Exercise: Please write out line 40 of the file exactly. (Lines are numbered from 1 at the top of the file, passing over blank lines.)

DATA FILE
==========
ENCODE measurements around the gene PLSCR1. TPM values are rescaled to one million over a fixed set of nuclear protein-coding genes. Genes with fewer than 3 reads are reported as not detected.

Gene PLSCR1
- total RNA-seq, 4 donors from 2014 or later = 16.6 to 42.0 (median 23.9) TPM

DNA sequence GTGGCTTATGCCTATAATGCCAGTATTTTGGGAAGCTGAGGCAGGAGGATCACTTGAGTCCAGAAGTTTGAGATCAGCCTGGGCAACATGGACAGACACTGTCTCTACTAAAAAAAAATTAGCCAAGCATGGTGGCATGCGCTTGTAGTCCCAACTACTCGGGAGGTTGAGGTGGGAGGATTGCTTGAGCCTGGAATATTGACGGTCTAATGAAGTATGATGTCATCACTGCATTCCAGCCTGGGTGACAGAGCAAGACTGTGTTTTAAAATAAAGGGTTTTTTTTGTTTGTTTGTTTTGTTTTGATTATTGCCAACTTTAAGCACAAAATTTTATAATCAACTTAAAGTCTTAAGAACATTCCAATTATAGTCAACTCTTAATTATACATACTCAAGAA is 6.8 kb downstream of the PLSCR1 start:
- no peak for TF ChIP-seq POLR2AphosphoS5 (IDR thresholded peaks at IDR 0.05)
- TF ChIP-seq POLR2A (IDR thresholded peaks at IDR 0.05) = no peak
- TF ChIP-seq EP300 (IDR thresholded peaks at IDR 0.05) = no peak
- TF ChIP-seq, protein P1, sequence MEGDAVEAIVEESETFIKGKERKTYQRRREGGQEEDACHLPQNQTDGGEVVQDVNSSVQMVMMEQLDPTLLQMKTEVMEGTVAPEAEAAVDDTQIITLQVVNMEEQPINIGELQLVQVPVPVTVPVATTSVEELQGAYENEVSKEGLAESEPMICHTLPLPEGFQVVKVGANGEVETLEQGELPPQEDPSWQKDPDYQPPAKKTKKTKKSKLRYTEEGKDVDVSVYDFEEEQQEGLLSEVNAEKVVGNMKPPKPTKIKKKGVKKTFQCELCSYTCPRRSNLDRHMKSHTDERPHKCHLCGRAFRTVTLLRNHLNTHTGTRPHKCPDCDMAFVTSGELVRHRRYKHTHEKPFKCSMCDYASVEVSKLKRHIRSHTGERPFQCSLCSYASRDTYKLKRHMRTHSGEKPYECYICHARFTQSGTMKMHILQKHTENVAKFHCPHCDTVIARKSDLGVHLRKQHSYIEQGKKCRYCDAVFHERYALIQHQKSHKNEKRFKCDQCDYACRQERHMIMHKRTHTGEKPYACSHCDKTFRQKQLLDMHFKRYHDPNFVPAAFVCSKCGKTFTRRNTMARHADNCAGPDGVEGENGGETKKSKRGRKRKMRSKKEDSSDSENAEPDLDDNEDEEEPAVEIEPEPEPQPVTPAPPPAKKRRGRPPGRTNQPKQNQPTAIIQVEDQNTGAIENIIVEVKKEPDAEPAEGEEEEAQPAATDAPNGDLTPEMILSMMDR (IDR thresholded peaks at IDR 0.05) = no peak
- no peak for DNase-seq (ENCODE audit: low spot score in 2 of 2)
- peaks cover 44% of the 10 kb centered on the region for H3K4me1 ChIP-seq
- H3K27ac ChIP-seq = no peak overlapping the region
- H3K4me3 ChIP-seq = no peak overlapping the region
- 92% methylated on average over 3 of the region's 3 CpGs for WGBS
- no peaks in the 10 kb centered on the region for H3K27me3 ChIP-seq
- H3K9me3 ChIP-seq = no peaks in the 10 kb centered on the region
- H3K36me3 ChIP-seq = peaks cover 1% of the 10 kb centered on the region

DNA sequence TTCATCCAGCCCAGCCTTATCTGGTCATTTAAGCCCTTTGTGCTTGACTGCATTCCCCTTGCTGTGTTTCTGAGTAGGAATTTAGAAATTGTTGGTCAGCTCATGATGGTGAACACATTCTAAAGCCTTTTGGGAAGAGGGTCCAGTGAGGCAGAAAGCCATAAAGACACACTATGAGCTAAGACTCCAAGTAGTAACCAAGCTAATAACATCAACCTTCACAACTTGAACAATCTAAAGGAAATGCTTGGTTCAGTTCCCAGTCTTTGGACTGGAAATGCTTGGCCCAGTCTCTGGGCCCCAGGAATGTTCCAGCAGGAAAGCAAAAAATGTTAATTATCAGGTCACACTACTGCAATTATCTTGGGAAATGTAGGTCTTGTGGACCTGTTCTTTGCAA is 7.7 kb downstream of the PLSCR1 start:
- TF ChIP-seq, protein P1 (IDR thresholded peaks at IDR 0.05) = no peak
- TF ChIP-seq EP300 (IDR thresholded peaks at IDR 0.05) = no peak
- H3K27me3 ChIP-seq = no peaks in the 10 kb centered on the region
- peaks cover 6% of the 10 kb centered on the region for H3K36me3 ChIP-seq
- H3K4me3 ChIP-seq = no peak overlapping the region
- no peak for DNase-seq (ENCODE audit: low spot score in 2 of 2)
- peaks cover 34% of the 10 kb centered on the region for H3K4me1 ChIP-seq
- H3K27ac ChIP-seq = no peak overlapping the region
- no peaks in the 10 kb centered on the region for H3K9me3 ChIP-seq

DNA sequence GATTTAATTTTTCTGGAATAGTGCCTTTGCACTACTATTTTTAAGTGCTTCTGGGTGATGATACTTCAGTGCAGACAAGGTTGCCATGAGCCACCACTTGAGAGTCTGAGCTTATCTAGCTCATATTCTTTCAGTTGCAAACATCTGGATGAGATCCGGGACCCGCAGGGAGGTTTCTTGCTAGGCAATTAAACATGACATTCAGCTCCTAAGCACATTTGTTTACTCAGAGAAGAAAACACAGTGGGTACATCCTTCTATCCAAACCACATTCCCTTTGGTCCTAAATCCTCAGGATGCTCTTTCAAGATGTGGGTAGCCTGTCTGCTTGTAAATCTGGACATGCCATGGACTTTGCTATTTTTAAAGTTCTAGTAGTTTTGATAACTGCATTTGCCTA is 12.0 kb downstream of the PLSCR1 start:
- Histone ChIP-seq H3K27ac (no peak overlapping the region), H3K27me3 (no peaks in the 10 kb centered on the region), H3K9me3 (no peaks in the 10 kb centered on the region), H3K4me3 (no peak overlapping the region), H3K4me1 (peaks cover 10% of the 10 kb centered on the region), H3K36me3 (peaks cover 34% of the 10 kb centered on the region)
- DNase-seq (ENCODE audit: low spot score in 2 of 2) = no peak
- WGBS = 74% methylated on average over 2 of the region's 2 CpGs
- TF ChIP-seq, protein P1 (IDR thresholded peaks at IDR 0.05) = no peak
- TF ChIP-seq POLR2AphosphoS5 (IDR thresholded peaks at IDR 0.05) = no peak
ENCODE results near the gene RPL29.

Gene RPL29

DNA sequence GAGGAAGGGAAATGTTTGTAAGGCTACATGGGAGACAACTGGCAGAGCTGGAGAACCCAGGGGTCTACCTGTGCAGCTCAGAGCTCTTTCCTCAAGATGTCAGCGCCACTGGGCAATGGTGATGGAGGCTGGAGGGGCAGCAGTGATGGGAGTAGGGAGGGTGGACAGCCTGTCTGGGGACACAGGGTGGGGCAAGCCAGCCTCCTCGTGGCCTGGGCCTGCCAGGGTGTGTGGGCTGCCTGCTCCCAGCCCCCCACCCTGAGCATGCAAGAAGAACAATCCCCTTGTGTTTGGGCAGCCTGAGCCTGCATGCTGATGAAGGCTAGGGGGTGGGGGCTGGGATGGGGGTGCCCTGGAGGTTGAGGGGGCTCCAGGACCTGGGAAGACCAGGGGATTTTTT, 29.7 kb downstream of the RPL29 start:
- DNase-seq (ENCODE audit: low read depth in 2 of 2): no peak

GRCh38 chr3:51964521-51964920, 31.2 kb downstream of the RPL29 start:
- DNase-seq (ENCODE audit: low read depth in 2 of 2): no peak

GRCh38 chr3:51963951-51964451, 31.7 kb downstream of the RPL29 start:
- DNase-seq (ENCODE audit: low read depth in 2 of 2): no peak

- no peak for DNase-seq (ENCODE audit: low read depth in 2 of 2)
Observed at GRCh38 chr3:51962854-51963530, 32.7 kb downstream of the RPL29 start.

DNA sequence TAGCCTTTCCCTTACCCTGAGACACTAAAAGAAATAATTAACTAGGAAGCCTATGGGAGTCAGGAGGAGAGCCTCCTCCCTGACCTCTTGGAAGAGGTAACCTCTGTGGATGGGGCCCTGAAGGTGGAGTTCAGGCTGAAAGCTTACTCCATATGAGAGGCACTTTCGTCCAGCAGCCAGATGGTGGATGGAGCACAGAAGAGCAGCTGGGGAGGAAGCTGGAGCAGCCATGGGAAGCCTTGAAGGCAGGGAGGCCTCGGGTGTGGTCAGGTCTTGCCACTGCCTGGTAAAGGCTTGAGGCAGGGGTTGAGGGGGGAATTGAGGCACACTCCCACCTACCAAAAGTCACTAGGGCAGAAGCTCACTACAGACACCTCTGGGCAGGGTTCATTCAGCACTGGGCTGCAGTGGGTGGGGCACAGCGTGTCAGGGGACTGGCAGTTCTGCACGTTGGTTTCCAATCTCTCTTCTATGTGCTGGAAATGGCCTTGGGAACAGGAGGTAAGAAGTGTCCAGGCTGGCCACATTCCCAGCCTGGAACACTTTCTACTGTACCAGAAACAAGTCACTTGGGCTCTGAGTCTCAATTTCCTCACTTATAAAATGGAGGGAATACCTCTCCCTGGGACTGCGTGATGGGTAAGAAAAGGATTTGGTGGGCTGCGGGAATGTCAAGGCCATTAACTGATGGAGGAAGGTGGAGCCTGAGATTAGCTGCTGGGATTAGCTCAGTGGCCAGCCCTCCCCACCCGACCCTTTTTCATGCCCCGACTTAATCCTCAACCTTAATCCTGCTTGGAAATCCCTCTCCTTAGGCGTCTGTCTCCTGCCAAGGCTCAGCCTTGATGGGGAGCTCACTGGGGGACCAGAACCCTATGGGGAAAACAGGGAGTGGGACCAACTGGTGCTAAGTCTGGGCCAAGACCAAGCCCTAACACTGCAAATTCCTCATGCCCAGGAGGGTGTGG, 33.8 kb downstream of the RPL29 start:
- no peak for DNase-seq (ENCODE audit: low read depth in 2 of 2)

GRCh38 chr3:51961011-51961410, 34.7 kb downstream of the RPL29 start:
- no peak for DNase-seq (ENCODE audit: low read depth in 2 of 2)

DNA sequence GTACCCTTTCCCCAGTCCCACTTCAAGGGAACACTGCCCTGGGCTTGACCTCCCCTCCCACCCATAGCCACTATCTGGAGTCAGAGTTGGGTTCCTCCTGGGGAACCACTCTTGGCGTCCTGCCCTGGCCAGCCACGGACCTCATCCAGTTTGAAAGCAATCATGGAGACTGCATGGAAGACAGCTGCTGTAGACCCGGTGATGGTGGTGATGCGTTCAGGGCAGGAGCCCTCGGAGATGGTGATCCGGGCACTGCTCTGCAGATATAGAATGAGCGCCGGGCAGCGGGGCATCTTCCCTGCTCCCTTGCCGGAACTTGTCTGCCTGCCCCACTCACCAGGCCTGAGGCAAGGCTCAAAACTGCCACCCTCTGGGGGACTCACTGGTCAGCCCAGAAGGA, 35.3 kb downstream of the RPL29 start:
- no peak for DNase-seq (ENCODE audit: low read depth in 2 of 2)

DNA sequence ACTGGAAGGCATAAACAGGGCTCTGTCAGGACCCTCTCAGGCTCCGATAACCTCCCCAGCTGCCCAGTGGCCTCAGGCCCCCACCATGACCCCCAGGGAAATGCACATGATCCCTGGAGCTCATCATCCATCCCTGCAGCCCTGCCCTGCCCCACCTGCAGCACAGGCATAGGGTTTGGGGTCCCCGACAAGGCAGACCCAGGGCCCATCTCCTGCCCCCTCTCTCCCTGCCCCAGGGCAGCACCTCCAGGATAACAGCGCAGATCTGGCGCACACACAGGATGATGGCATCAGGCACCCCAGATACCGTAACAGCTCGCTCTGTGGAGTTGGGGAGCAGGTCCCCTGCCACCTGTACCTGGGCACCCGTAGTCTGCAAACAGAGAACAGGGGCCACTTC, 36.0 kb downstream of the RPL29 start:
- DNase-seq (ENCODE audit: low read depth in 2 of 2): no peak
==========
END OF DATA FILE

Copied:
- DNase-seq (ENCODE audit: low read depth in 2 of 2): no peak